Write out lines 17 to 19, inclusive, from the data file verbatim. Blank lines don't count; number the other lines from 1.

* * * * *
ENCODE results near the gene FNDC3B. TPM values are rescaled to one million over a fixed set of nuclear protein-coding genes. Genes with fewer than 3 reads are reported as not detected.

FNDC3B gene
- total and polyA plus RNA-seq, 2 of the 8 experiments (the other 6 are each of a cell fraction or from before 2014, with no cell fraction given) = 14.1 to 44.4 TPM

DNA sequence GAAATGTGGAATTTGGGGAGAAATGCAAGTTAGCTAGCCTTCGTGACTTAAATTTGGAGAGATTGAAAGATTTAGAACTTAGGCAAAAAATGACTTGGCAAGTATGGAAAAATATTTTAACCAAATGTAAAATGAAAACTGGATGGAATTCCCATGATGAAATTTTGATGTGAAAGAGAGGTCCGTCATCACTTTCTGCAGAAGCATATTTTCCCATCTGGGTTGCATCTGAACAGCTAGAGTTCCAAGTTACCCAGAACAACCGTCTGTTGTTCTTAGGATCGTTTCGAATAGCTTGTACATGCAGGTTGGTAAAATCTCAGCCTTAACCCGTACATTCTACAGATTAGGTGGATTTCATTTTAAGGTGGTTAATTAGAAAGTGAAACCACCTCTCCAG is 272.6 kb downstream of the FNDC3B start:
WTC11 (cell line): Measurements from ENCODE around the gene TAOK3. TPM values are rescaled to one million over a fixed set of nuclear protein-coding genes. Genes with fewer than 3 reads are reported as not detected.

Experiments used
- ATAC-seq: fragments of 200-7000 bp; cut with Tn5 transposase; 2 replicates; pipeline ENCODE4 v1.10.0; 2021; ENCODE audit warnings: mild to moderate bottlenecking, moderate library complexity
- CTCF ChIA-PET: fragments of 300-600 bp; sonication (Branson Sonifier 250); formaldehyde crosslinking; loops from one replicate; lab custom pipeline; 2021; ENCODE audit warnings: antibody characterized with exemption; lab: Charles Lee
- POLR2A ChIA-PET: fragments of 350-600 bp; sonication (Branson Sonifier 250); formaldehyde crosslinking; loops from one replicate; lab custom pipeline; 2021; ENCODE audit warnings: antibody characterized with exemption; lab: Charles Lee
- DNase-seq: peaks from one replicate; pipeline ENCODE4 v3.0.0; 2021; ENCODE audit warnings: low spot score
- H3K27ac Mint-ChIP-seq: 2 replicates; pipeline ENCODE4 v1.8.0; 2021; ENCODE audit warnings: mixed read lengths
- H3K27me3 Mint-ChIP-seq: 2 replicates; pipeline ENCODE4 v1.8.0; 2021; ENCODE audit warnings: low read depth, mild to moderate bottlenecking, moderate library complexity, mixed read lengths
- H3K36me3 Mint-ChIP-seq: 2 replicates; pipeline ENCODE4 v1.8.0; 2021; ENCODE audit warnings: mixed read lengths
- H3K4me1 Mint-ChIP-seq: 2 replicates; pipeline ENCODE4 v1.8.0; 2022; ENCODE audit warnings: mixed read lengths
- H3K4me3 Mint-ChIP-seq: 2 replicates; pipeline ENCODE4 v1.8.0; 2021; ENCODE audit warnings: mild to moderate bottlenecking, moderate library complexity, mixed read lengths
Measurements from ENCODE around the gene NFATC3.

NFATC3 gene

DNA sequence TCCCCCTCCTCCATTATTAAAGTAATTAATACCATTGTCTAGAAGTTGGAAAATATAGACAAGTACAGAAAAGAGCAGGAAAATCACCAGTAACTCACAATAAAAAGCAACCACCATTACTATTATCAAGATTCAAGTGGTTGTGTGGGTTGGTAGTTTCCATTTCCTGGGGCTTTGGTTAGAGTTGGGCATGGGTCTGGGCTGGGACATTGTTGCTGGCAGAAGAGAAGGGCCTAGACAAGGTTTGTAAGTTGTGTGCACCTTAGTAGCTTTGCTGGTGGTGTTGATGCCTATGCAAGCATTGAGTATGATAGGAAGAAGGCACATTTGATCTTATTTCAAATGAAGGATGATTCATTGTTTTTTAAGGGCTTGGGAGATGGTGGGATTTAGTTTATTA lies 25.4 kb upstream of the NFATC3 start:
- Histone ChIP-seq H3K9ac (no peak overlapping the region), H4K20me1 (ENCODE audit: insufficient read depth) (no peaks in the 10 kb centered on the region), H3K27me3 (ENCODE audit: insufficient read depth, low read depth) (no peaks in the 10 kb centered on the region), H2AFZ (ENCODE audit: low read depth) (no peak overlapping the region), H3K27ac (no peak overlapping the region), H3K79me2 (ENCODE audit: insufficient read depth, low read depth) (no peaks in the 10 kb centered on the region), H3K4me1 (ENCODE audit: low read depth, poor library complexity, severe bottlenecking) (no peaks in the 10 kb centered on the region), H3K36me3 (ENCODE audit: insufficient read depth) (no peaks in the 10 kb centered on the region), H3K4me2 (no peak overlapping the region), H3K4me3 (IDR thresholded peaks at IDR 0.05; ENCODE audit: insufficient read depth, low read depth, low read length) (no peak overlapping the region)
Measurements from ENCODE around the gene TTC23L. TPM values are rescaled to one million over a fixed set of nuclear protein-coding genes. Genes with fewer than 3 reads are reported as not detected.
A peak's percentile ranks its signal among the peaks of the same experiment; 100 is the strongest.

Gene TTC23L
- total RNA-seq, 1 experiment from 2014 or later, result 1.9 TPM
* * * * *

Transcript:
NFATC3 gene

DNA sequence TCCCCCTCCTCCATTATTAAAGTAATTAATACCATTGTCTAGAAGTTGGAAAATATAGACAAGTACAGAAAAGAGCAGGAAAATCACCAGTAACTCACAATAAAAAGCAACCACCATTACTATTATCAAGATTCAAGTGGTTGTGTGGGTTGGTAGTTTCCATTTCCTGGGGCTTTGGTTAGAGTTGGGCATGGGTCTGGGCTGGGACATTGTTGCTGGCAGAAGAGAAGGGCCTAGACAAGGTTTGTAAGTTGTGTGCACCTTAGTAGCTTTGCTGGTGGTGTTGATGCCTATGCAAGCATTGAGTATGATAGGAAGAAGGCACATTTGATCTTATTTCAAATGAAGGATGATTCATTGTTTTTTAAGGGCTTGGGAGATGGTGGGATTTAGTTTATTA lies 25.4 kb upstream of the NFATC3 start:
- Histone ChIP-seq H3K9ac (no peak overlapping the region), H4K20me1 (ENCODE audit: insufficient read depth) (no peaks in the 10 kb centered on the region), H3K27me3 (ENCODE audit: insufficient read depth, low read depth) (no peaks in the 10 kb centered on the region), H2AFZ (ENCODE audit: low read depth) (no peak overlapping the region), H3K27ac (no peak overlapping the region), H3K79me2 (ENCODE audit: insufficient read depth, low read depth) (no peaks in the 10 kb centered on the region), H3K4me1 (ENCODE audit: low read depth, poor library complexity, severe bottlenecking) (no peaks in the 10 kb centered on the region), H3K36me3 (ENCODE audit: insufficient read depth) (no peaks in the 10 kb centered on the region), H3K4me2 (no peak overlapping the region), H3K4me3 (IDR thresholded peaks at IDR 0.05; ENCODE audit: insufficient read depth, low read depth, low read length) (no peak overlapping the region)